For some time now, I regularly but randomly sport spontaneous
disconnects of my ADSL router at home, which is (as of today) a
Zyxel Prestige 650-R. This little goodie sports a UNIX
which lets you record almost everything that happens during
operation. Including, hopefully, the reason why it disconnects
So far, so good. The only thing I needed at the other end of the
pipe was some actual syslogd. No problem, I thought,
Mac OS X
is UNIX based and has this built-in. Unfortunately, for some
good reasons, the
syslogd only accepts local
logging. Furthermore, the
man page was actually
outdated and did not match the options
syslogd currently understands.
So started my quest for more viable information. The first hit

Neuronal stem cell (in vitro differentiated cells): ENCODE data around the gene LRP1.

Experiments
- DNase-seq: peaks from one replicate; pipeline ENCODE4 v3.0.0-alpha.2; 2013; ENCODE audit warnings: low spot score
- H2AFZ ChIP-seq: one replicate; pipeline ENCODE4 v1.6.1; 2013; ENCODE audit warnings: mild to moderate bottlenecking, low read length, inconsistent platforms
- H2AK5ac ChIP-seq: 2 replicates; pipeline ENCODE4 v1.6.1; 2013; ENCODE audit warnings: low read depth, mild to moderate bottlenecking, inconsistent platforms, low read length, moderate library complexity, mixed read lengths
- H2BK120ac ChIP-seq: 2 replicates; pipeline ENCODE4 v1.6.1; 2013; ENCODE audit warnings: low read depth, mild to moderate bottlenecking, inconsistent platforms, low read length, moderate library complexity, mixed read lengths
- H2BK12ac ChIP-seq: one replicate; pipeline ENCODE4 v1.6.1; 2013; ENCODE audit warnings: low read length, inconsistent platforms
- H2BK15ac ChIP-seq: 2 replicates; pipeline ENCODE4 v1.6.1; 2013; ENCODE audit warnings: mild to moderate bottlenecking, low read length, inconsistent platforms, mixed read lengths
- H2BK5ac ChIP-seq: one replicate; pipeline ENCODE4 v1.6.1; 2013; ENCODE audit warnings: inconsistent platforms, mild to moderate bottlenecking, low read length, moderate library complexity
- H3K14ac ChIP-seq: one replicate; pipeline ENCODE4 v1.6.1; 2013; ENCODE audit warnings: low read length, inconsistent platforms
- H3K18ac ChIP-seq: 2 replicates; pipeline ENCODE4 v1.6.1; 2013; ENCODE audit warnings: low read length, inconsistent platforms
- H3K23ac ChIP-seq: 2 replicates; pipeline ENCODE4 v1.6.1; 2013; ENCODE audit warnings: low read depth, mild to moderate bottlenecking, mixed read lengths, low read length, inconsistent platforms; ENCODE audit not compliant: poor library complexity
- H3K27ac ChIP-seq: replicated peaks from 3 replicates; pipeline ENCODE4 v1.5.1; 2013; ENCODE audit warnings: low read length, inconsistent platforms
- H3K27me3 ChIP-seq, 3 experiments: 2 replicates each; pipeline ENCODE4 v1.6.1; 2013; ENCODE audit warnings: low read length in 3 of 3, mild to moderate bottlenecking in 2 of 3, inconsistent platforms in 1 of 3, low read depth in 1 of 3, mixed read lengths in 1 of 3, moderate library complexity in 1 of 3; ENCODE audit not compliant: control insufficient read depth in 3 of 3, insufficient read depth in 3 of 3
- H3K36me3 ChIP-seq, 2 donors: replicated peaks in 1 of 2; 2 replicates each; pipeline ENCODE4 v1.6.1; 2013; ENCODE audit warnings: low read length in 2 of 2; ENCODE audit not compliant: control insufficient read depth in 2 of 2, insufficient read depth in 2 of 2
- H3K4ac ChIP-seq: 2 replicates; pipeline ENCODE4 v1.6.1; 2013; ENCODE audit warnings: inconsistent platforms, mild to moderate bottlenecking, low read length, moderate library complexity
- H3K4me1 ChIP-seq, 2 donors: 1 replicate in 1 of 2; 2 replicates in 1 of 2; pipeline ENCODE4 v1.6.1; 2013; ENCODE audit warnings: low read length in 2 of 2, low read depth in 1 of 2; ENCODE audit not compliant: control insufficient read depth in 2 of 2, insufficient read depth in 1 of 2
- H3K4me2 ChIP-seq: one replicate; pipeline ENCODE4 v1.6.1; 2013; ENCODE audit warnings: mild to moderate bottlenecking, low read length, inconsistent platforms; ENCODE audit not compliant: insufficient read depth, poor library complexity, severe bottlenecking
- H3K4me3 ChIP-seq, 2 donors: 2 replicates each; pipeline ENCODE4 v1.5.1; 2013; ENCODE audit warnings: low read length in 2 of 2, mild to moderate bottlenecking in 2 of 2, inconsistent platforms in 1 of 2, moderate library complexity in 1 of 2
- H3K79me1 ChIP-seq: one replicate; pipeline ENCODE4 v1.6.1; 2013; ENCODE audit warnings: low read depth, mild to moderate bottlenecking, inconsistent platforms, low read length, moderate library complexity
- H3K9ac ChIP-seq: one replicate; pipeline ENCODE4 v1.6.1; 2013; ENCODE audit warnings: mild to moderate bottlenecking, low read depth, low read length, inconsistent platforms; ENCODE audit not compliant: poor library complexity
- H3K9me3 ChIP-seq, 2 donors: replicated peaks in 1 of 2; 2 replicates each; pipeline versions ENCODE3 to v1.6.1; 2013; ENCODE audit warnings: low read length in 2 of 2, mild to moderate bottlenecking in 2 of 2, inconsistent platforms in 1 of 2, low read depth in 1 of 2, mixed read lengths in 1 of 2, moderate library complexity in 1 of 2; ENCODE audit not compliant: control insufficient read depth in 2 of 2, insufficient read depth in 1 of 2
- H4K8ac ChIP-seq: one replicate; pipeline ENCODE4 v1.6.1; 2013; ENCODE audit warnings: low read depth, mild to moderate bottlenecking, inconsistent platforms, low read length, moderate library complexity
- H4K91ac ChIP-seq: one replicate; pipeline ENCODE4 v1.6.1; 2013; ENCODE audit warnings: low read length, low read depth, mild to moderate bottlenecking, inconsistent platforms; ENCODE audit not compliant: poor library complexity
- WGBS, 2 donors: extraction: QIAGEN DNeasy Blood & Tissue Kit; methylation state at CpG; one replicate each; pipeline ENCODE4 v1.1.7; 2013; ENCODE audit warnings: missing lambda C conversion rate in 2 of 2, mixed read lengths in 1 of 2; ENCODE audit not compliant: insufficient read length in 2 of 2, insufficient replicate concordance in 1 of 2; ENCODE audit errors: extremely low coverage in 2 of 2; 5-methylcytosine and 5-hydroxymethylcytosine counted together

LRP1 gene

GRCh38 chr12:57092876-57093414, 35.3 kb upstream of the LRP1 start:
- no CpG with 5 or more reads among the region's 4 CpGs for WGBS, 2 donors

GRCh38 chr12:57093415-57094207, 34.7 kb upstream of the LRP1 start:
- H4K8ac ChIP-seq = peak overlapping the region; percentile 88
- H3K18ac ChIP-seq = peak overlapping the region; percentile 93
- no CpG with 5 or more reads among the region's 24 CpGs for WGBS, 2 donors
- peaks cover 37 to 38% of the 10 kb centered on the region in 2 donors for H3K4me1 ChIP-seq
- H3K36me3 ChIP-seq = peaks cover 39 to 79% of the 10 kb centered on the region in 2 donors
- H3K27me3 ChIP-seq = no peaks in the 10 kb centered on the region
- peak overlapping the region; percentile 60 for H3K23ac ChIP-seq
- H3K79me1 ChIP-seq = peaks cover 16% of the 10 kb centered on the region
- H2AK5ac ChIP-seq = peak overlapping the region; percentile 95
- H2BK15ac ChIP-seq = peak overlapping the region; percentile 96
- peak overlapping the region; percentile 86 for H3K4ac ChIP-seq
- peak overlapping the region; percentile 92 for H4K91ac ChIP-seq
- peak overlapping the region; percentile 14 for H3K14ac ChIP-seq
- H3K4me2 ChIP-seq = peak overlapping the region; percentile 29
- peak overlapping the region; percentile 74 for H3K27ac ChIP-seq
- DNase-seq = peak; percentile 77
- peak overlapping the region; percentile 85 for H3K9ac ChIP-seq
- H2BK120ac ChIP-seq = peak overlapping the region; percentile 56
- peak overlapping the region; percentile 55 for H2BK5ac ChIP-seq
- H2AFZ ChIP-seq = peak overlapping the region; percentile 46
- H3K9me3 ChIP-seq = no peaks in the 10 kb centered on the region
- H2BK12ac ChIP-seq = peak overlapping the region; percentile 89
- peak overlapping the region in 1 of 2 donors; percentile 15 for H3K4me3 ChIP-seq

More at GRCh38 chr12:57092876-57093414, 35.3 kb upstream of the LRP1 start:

good. Except that it was written for Jaguar which sports an older
version of syslogd. The remedy came in the form of an
updated man page
for syslogd: Obviously, omitting the
-s option and
adding a correct
-a allowed_peer option would make
Several hours and lots of searches for a
logger client that let me log from one client to a
server later, I finally managed to log the events. Simple. Just
sudo /usr/sbin/syslogd -a [source_ip]:514
and you’re done. You can conveniently change this in
/etc/rc, line 122 or so.
The only thing you have to do on the server side is to setup
/etc/syslog.conf with the right options to log the
Router’s events to a separate file:
# Zyxel Prestige Router log facilitylocal1.* /var/log/router.log
will log all events coming from the
to the desired file.
Finally, to complete the setup on the router, you have to set it
to the same
local1 facility and to add the
destination IP. If—as in my case— you use DHCP to
configure your computer’s IP, you can also add the
broadcast IP of your local network. That is, if your home
networks IP range is something like
then just put
192.168.1.255 as the router’s
syslog destination IP.
Voilà. Computing is that easy.
must exist prior to the launch of the
syslogd daemon. Otherwise, nothing will be logged!